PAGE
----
However, that above sort of goes with the heading "it seems a shame not to use it" so my other and completely separate idea is based on this...
        "Technology will save us"
        This advert is EVERYWHERE!!! I do not completely agree with this ad, as we cannot guarantee that we can rely on something like technology. However, it does have a point, technology can help us, and I believe that if we persist with space and all that we can get from it, we may learn something from our discoveries that may be vital in developing a safer, nicer, healthier and happier economy.
        (E.g We discovered water purification tablets from our discoveries and efforts in Space.)

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  • The Sherwood School positive_juniper | The Sherwood School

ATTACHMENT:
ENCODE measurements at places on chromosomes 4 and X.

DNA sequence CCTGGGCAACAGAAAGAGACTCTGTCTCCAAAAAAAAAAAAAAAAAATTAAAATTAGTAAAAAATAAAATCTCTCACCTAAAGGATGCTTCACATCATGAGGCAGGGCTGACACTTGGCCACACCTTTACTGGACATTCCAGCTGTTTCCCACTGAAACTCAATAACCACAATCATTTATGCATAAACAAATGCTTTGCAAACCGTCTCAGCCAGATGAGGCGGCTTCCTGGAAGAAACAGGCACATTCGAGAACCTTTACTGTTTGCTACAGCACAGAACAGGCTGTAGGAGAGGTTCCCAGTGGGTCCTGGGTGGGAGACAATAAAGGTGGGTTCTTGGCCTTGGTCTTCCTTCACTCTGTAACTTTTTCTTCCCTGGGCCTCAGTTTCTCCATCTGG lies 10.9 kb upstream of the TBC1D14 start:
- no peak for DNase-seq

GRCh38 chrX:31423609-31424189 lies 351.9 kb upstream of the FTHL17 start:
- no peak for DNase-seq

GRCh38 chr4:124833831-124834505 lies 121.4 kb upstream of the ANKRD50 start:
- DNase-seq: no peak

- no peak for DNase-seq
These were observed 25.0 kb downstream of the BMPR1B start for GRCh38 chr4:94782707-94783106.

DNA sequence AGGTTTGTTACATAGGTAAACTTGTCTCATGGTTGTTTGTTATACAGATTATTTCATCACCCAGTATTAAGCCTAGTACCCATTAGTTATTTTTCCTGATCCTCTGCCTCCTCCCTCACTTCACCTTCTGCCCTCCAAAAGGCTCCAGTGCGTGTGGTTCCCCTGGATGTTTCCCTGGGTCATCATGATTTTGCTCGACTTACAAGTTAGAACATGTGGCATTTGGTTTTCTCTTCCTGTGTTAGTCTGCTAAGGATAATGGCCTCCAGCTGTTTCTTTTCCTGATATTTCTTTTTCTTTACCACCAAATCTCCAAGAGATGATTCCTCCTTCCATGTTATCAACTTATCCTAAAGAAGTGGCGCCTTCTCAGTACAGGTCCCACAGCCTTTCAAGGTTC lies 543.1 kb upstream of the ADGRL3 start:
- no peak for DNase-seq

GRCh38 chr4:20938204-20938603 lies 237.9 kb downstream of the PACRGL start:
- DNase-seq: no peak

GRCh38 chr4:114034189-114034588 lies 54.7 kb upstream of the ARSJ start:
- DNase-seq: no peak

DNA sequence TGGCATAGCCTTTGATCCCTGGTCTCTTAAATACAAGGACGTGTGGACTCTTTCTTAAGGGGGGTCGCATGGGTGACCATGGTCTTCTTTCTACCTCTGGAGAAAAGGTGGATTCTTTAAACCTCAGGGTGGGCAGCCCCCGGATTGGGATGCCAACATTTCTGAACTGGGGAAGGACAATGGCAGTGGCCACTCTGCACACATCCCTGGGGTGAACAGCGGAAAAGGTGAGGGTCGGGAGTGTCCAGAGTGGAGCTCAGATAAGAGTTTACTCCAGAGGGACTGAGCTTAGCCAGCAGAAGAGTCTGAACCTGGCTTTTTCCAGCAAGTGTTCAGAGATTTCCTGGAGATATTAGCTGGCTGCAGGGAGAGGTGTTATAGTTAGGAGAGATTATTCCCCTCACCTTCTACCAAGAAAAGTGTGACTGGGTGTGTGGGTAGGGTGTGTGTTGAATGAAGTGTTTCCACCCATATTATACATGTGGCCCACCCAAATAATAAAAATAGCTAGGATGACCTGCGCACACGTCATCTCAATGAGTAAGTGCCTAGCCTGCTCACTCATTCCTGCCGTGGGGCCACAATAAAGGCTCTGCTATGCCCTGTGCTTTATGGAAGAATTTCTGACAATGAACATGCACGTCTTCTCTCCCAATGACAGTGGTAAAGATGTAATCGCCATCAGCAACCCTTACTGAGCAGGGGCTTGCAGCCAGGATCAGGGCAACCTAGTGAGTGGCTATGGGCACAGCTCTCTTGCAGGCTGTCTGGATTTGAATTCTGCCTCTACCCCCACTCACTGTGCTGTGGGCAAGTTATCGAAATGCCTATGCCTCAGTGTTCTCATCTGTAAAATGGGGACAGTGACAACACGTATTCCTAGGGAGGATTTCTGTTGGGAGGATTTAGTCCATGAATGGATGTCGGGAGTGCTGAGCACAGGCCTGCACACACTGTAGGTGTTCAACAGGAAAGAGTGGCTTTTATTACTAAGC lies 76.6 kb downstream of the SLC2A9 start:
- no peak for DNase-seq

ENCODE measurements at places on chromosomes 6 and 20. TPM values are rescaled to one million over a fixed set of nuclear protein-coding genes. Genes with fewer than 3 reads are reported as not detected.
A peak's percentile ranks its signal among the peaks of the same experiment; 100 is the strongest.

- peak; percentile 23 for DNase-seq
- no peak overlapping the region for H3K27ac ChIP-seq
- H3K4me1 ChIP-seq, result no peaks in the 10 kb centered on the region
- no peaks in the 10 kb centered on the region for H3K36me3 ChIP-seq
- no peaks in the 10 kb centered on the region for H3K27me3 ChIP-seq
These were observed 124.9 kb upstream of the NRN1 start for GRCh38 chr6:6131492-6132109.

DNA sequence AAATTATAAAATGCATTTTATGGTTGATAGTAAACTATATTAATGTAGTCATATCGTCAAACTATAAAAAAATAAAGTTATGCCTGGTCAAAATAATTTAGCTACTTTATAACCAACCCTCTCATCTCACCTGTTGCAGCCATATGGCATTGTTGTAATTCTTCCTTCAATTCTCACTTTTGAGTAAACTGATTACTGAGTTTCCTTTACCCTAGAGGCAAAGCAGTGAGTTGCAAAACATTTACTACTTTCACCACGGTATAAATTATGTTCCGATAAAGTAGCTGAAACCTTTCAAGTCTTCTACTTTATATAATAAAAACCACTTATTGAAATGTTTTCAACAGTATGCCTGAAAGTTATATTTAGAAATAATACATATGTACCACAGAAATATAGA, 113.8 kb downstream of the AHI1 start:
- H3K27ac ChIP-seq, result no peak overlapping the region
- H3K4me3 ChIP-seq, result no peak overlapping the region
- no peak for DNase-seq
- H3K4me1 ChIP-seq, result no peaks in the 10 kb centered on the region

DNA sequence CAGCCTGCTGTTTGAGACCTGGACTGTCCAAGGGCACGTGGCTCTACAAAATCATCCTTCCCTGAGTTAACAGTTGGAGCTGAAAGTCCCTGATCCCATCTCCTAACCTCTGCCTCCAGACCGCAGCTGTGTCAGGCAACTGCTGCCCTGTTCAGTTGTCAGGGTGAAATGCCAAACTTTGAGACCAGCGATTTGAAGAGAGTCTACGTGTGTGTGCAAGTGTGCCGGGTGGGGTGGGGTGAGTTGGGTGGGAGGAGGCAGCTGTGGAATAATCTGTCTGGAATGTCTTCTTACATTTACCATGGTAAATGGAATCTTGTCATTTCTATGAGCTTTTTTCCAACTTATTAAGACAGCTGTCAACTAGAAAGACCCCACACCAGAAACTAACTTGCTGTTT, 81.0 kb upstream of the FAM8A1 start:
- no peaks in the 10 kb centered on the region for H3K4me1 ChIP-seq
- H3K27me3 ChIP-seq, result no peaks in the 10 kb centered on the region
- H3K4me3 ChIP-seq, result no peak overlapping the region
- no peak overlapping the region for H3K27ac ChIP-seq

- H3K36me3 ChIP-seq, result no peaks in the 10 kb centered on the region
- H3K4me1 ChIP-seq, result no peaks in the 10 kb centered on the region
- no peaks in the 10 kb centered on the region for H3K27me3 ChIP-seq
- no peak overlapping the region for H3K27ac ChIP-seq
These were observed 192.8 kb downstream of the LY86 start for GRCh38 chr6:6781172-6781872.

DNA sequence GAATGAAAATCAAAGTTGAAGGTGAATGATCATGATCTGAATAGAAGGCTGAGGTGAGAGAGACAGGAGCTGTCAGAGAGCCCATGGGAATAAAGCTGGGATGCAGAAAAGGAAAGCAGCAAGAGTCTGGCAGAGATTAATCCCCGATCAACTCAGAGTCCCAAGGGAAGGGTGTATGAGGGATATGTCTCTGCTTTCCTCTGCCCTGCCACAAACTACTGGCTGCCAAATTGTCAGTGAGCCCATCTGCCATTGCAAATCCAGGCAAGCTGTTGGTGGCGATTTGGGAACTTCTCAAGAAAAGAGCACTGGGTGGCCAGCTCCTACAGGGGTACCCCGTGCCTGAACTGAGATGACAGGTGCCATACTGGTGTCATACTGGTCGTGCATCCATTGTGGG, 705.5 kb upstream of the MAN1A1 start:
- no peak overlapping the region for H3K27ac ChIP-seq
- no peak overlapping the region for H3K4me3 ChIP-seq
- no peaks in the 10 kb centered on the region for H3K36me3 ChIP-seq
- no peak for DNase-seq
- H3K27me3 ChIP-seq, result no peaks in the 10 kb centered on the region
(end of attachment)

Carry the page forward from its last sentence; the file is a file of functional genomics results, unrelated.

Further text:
07 Nov 2019

    there were strong reasons that i agree

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  • Graveney-logo-250x250.jpg inspiring_penguin | Graveney School
    07 Nov 2019

    Space exploration is a relatively new prospect and something phenomenal as well as giving us new discoveries that can change our future drastically for the better . However, it is also incredibly dangerous and extremely life threatening for anyone who dares to go up there so the question is: Is human life more valuable than space exploration and how much are we really willing risk? I think this is definitely something to be sceptical about because both are equally vital our planet and it's future.

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  • Richmond-Hill-logo-250x250.jpg stellar_context | Richmond Hill Academy
    08 Nov 2019